1. Sports

Armwood and Sean Callahan: 25 years of grit, grind and gains

Armwood players carry coach Sean Callahan after defeating Lakewood Lake Gibson in the 2004 Class 4A state title game. A year earlier, the Hawks became the first public school team from Hills­borough County to win a state title since 1969.
Armwood players carry coach Sean Callahan after defeating Lakewood Lake Gibson in the 2004 Class 4A state title game. A year earlier, the Hawks became the first public school team from Hills­borough County to win a state title since 1969.
Published Aug. 29, 2014


When Jonathan Ordway was in middle school, his classmates teased him. • Not about what he wore or what was in his lunch box or the way he looked. • Instead, they could not believe he was actually going to attend Armwood High School. • "Armpit High School," Ordway said they called it. • Back then, he says, Brandon was the place to be if you played football. Armwood was a place to avoid. • But Ordway and quarterback Joey Gerena arrived in 1993. Mike Pearson arrived a year later. • Things got better. • "I think we were like four teams' homecoming game my first year there," said Ordway, who became an all-state defensive back. "But that changed." • Sean Callahan changed it the only way he knows how: with hard work and dedication, with a special class of players willing to buy into his plan and with the right assistants to pull it all together. • "It all started with Coach Callahan," Ordway said.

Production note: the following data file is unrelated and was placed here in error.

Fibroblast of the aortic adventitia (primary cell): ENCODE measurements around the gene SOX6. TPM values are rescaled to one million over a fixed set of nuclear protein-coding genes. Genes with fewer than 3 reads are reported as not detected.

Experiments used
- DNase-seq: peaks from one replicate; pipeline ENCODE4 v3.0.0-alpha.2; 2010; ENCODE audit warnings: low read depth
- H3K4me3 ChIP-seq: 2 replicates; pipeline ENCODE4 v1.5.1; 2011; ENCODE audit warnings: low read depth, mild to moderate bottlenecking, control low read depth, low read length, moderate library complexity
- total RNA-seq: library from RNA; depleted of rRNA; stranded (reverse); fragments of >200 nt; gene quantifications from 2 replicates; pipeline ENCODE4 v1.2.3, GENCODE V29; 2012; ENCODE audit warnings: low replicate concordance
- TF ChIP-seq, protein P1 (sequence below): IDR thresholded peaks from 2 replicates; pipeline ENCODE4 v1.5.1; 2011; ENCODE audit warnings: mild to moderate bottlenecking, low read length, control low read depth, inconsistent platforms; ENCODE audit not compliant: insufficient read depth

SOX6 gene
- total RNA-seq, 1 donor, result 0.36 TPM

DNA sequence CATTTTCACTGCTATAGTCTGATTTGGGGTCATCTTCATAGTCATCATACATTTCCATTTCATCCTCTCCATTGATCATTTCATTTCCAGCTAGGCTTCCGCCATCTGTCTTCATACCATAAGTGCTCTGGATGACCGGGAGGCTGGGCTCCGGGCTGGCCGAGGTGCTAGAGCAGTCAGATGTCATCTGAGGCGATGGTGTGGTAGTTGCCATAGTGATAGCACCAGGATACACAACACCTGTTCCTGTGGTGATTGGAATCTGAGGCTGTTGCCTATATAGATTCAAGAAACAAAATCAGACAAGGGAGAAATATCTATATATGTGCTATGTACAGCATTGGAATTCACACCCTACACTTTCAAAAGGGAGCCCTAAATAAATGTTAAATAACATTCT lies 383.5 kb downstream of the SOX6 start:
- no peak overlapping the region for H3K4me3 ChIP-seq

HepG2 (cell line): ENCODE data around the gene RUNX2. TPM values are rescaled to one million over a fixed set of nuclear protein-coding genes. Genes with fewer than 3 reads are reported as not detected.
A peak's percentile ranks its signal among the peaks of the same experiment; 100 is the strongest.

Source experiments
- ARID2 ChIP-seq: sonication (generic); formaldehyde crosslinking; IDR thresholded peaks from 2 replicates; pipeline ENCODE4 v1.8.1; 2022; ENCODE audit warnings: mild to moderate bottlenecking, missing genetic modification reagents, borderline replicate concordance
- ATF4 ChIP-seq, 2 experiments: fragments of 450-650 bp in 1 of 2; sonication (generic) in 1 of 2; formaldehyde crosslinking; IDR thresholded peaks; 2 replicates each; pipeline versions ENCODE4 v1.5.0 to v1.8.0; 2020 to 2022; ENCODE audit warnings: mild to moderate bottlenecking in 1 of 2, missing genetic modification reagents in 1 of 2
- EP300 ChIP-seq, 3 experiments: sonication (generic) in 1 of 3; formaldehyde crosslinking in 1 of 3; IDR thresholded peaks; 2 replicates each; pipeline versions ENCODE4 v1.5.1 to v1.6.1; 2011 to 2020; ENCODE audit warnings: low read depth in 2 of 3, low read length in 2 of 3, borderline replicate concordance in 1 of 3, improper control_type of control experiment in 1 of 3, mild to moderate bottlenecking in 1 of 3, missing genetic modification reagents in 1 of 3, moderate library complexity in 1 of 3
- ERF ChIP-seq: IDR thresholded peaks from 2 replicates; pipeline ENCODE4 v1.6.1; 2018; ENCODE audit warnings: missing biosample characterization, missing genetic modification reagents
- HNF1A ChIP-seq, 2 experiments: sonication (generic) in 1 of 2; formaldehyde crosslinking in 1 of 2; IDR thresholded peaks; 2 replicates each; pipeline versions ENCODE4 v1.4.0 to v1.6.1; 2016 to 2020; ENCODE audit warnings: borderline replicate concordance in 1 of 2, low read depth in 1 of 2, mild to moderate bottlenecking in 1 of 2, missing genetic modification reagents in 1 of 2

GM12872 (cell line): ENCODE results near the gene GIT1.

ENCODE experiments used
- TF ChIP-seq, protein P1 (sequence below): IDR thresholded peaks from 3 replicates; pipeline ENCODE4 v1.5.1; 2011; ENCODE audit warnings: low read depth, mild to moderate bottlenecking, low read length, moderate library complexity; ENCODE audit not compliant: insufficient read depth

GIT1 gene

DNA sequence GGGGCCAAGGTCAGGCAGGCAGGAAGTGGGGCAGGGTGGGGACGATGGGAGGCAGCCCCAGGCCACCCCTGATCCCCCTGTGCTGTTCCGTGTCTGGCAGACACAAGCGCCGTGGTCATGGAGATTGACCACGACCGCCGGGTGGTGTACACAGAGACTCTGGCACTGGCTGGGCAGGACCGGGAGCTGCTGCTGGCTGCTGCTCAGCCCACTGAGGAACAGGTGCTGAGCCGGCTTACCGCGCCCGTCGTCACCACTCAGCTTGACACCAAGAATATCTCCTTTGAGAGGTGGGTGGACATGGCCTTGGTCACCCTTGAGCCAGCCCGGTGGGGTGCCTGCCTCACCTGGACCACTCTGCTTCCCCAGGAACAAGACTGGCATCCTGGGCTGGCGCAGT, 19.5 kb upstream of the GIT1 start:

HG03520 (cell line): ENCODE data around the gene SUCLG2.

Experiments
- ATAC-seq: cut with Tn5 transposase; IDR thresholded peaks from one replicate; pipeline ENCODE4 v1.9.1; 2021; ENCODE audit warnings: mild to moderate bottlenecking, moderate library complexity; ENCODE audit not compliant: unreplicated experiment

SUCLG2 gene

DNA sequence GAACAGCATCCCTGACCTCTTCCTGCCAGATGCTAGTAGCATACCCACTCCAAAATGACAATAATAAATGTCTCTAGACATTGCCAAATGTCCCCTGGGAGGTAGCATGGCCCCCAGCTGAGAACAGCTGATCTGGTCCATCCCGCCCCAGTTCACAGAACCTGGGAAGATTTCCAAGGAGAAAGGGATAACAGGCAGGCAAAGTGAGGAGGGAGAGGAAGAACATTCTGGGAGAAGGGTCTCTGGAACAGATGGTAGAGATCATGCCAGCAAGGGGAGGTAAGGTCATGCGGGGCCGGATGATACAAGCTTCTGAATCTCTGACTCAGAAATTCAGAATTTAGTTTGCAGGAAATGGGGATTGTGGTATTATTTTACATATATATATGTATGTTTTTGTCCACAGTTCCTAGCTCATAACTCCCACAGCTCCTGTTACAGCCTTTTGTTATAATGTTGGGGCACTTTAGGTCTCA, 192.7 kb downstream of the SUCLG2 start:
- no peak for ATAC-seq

Armwood begins this year No. 1 in the HomeTeam 25, ready to make another run at a third state championship with another team stocked with Division I-A recruits such as defensive end Byron Cowart, linebacker Jordan Griffin and defensive back Aaron Covington.

When the season kicks off tonight against Durant, it will mark Callahan's 25th season coaching the Armwood Hawks.

Over the first 24, he has officially won 195 games and established his program as one of the biggest and baddest in the state.

Any season Armwood doesn't win a state championship, the Hawks and their followers in Seffner consider it incomplete.

A failure, even.

"I don't even sit down and set goals anymore," Callahan said.

Because there's only one, and it never changes.


"Some of the most exciting days were when nobody expected us to do anything," Callahan said. "Our big thing used to be just having a winning record."

And it turned out to be harder than Callahan ever thought it would.

He was an unknown defensive coordinator on a terrible team that had just completed an 0-10 season when he was hired by Lyle Flagg to coach Armwood in 1990.

His first win, 10-0 over Plant, came in his second game. But he won three games or fewer in four of his first five seasons.

"I think after that second season, I told my wife, 'I just don't know if this is for me,' " Callahan said.

He was calling the offense and defense. Reliable assistants were sparse. The hours were long, the losing was tiring.

But when Doug Erwin became principal, he hired three assistant coaches for Callahan, including Tom Allen, now coaching linebackers at Ole Miss, and Shannon O'Brien, an assistant coach at a college in Tennessee.

They set up a program based on strength. Offseason conditioning would become a routine. The weight room would be a second home for the players.

Ordway, born and raised in Seffner, laughs.

"Some of the parents were mad about it," he said. "But if you didn't run and lift, it was going to be held over your head. You had to work if you wanted to play."

Guys such as Ordway and Gerena and Pearson were eager to water the seeds Callahan was planting.

"Those are the guys that bought into the toughness and working hard and made the difference," Callahan said. "They helped me turn the corner."